The Folklore HRIS suite includes modules for human capital management (HCM), payroll, training, and attendance. It Web-enables various employee-facing processes like leave approval, travel approvals, attendance regularization, training requests, and so on. These goal is to simplify or eliminate work, reduce transaction costs and free up time to do higher value work. Folklore HRIS is priced based on the modules procured and number of employees who will be populated into the application. At the lower end, the payroll module without employee self-service options starts at around $1,120 for a 250-employee slab and rates progress from there. A typical 250-employee organization looking to automate its employee database, attendance management and payroll administration will lead to sales of around $5,645. As the employee count and modules increase, prices reach $33,860 or more.
Partly because the market in India is fragmented and regionally based, there are numerous competitors in various segments: Adrenalin from Polaris Software, RAMCO ERP from RAMCO Systems, and Minvesta from Mafoi Technologies in the premium enterprise market; Sage Pocket from Sage Software, Spine Payroll from Spine Technologies, and Humanet from Bluechip Computer Consultants in the enterprise mid-market; and Saral PayPack and JSM Technologies in the low-cost enterprise market. In the SaaS segment, HR competitors include EmployWise from Global Groupware and EmpXTrax from Saigun Technologies. There are few visible payroll competitors.
Greytip believes it has a first mover advantage in SaaS with more than two years of experience, while many traditional ISV competitors have yet to offer their services through SaaS models. Further, the products offered by SaaS startups are far less comprehensive than Greytip’s. This comprehensive nature of Greytip’s modules also puts it at advantage over vendors with piecemeal solutions when going after bigger enterprises. Finally, Greytip claims to be the only vendor in India offering Amazon EC2 hosted applications on an ASP basis that delivers the complete Folklore HR suite to customers on a monthly rental basis. This is a distinct delivery model and a simpler and lighter product for MSMEs.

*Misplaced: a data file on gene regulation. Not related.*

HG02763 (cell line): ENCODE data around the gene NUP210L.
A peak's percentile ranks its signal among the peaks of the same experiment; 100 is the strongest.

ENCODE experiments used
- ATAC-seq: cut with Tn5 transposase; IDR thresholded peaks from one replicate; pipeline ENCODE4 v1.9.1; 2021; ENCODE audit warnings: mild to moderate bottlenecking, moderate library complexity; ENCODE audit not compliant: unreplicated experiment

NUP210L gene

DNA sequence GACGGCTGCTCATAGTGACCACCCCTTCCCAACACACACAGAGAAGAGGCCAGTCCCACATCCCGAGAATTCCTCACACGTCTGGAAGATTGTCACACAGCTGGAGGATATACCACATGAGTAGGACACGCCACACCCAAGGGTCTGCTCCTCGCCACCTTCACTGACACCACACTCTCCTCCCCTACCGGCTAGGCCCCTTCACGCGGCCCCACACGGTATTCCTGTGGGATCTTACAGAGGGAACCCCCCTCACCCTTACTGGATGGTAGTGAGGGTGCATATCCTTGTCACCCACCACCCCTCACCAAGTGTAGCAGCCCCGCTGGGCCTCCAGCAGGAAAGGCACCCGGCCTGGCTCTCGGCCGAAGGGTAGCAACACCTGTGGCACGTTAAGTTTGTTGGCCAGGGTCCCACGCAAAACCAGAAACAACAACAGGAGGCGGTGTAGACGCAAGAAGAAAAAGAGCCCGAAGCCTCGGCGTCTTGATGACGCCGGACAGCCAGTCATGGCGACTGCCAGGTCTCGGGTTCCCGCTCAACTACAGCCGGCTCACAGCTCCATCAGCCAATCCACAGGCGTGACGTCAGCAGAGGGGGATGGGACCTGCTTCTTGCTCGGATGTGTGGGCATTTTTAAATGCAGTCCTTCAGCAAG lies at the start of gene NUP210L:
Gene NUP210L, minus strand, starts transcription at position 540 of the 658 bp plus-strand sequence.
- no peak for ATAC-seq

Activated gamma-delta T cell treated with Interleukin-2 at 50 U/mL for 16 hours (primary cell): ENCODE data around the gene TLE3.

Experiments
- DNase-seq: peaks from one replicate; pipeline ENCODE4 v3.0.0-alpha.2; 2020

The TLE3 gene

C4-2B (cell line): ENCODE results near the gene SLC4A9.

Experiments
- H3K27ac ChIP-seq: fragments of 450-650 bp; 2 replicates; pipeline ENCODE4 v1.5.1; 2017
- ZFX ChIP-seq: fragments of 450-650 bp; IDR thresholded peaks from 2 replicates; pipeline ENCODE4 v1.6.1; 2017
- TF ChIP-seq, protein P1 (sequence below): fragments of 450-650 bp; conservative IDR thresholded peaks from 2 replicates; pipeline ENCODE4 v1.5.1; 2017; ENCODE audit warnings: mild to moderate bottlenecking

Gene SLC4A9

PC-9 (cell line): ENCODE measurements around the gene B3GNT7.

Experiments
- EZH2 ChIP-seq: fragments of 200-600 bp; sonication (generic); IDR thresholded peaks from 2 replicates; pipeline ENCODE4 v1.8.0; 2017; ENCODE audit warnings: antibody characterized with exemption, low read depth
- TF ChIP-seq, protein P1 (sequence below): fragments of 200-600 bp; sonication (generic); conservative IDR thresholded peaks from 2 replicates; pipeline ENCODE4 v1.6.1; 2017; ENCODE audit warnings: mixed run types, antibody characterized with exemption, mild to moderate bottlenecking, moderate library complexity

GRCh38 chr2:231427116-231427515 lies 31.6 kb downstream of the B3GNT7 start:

Revenues are in the region of $1 million to $2 million. For the licensed software business, EBDITA is around 30%. The company’s SaaS business is close to break-even, and all the profits from the licensed software business are being used to feed the burn on the SaaS business, which contributes about $150,000 to the total top line. Greytip has been entirely bootstrapped and has no external investors. The founders had a modest cash-credit facility from the bank against receivables. In March 2010, they shifted to receivables financing under the government CGTMSE scheme.
Greytip has “barely scratched the surface” of the Indian market and also sees good potential in the Gulf Coast. And while large and mature organizations already use SAP HR, PeopleSoft, and so on as their primary HR/payroll software, instead of writing off these companies as “not our market,” Greytip sees opportunities to provide value-added services to the core HR modules. For example, it is exploring an idea with a Fortune 100 company in India for specialized payroll services.
The founders have no plans to exit, saying, “We derive satisfaction from building and running a business. Since we see a lot of potential and growth in the existing business idea there is no reason to exit.”
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This segment is a part in the series : 1Mby1M Deal Radar 2010